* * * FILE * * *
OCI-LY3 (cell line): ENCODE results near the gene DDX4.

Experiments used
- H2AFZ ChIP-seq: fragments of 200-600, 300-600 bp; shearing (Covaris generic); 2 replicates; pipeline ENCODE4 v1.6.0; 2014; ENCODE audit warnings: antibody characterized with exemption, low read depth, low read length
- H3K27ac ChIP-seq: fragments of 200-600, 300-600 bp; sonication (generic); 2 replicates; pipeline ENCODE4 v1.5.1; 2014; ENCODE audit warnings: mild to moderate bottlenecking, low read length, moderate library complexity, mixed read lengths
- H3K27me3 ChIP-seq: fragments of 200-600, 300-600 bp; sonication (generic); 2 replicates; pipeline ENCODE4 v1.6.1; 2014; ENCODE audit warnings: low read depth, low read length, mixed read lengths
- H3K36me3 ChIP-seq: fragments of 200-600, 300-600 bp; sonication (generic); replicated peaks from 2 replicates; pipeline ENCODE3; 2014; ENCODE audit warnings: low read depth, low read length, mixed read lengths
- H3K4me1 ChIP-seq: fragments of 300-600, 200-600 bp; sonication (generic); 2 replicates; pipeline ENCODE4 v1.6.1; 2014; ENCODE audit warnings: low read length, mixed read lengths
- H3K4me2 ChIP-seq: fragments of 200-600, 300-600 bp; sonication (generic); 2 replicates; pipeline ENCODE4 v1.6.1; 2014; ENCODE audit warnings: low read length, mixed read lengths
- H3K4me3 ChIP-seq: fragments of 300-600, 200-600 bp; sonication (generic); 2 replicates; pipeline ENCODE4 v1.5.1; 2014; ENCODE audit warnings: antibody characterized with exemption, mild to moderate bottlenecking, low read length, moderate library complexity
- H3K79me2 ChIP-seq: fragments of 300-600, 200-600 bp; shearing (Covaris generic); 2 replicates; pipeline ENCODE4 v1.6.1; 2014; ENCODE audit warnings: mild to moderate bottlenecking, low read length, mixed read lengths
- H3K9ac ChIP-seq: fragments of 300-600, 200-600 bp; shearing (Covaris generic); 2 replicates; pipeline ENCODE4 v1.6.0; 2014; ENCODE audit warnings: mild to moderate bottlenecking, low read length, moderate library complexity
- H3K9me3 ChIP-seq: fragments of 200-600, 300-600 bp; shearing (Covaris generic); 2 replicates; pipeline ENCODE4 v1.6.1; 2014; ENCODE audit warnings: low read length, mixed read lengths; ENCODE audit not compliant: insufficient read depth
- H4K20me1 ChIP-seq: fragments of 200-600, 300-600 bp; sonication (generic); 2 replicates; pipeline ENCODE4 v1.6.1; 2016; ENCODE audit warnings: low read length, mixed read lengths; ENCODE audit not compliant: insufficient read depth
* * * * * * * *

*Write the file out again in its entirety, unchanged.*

OCI-LY3 (cell line): ENCODE results near the gene DDX4.

Experiments used
- H2AFZ ChIP-seq: fragments of 200-600, 300-600 bp; shearing (Covaris generic); 2 replicates; pipeline ENCODE4 v1.6.0; 2014; ENCODE audit warnings: antibody characterized with exemption, low read depth, low read length
- H3K27ac ChIP-seq: fragments of 200-600, 300-600 bp; sonication (generic); 2 replicates; pipeline ENCODE4 v1.5.1; 2014; ENCODE audit warnings: mild to moderate bottlenecking, low read length, moderate library complexity, mixed read lengths
- H3K27me3 ChIP-seq: fragments of 200-600, 300-600 bp; sonication (generic); 2 replicates; pipeline ENCODE4 v1.6.1; 2014; ENCODE audit warnings: low read depth, low read length, mixed read lengths
- H3K36me3 ChIP-seq: fragments of 200-600, 300-600 bp; sonication (generic); replicated peaks from 2 replicates; pipeline ENCODE3; 2014; ENCODE audit warnings: low read depth, low read length, mixed read lengths
- H3K4me1 ChIP-seq: fragments of 300-600, 200-600 bp; sonication (generic); 2 replicates; pipeline ENCODE4 v1.6.1; 2014; ENCODE audit warnings: low read length, mixed read lengths
- H3K4me2 ChIP-seq: fragments of 200-600, 300-600 bp; sonication (generic); 2 replicates; pipeline ENCODE4 v1.6.1; 2014; ENCODE audit warnings: low read length, mixed read lengths
- H3K4me3 ChIP-seq: fragments of 300-600, 200-600 bp; sonication (generic); 2 replicates; pipeline ENCODE4 v1.5.1; 2014; ENCODE audit warnings: antibody characterized with exemption, mild to moderate bottlenecking, low read length, moderate library complexity
- H3K79me2 ChIP-seq: fragments of 300-600, 200-600 bp; shearing (Covaris generic); 2 replicates; pipeline ENCODE4 v1.6.1; 2014; ENCODE audit warnings: mild to moderate bottlenecking, low read length, mixed read lengths
- H3K9ac ChIP-seq: fragments of 300-600, 200-600 bp; shearing (Covaris generic); 2 replicates; pipeline ENCODE4 v1.6.0; 2014; ENCODE audit warnings: mild to moderate bottlenecking, low read length, moderate library complexity
- H3K9me3 ChIP-seq: fragments of 200-600, 300-600 bp; shearing (Covaris generic); 2 replicates; pipeline ENCODE4 v1.6.1; 2014; ENCODE audit warnings: low read length, mixed read lengths; ENCODE audit not compliant: insufficient read depth
- H4K20me1 ChIP-seq: fragments of 200-600, 300-600 bp; sonication (generic); 2 replicates; pipeline ENCODE4 v1.6.1; 2016; ENCODE audit warnings: low read length, mixed read lengths; ENCODE audit not compliant: insufficient read depth